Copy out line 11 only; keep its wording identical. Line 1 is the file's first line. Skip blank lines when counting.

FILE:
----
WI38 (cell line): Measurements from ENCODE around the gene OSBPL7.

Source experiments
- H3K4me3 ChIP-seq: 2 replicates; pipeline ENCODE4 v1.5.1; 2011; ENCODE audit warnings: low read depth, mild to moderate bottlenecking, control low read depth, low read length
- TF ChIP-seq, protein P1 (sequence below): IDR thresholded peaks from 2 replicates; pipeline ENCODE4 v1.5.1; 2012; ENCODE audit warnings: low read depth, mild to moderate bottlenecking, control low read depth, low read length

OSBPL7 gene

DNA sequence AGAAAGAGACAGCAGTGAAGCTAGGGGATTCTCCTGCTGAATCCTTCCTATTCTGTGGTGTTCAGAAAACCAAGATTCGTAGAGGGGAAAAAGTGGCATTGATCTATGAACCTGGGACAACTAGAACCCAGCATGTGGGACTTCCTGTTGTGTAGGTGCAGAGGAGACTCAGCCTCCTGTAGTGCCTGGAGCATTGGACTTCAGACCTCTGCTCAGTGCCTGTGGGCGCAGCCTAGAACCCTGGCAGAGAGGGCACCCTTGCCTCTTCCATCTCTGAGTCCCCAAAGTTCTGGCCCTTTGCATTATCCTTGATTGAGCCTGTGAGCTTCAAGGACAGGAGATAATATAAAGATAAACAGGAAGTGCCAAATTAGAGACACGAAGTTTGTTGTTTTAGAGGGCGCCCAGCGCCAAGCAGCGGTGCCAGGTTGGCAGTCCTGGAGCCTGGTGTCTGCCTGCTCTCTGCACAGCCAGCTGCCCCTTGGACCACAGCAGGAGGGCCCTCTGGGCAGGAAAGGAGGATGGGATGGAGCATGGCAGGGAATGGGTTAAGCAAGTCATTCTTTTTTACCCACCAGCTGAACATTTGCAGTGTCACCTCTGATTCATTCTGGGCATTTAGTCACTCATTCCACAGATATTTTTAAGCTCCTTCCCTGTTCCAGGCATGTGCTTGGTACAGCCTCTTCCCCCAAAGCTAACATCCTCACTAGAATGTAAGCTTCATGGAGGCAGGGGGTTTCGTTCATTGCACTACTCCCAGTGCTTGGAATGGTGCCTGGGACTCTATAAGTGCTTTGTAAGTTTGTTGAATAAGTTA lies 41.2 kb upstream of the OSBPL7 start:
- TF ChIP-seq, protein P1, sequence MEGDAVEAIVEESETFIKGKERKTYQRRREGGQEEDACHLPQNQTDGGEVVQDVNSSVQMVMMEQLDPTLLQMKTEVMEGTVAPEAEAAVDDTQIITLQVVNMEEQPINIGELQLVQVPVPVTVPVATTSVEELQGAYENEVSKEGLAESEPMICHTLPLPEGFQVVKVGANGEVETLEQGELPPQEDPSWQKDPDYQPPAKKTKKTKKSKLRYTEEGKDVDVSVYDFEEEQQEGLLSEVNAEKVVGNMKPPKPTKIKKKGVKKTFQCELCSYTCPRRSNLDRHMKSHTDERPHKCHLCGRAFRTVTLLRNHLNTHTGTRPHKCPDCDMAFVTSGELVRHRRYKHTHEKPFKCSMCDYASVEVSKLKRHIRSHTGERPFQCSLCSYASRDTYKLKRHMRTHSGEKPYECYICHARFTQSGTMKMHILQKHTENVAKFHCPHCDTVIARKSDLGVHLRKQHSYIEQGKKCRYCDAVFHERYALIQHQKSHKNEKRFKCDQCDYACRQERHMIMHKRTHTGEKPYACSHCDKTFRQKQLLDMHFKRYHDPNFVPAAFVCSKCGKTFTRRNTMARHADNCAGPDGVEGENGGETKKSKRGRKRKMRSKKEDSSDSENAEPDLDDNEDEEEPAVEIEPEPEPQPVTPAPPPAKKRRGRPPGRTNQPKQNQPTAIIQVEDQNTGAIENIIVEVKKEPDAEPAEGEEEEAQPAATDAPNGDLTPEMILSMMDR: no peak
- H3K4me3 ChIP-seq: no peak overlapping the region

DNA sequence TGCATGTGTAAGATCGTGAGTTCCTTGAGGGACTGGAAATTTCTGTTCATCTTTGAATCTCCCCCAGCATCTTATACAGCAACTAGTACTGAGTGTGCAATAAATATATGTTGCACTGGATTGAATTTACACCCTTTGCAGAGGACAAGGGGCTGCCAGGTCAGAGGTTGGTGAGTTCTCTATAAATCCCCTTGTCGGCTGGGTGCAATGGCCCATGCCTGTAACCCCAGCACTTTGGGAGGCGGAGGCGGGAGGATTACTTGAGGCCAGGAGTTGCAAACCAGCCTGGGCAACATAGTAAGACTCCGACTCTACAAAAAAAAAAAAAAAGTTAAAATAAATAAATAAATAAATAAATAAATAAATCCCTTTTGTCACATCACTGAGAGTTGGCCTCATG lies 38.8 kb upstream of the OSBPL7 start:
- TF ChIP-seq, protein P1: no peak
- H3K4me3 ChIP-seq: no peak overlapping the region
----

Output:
- H3K4me3 ChIP-seq: no peak overlapping the region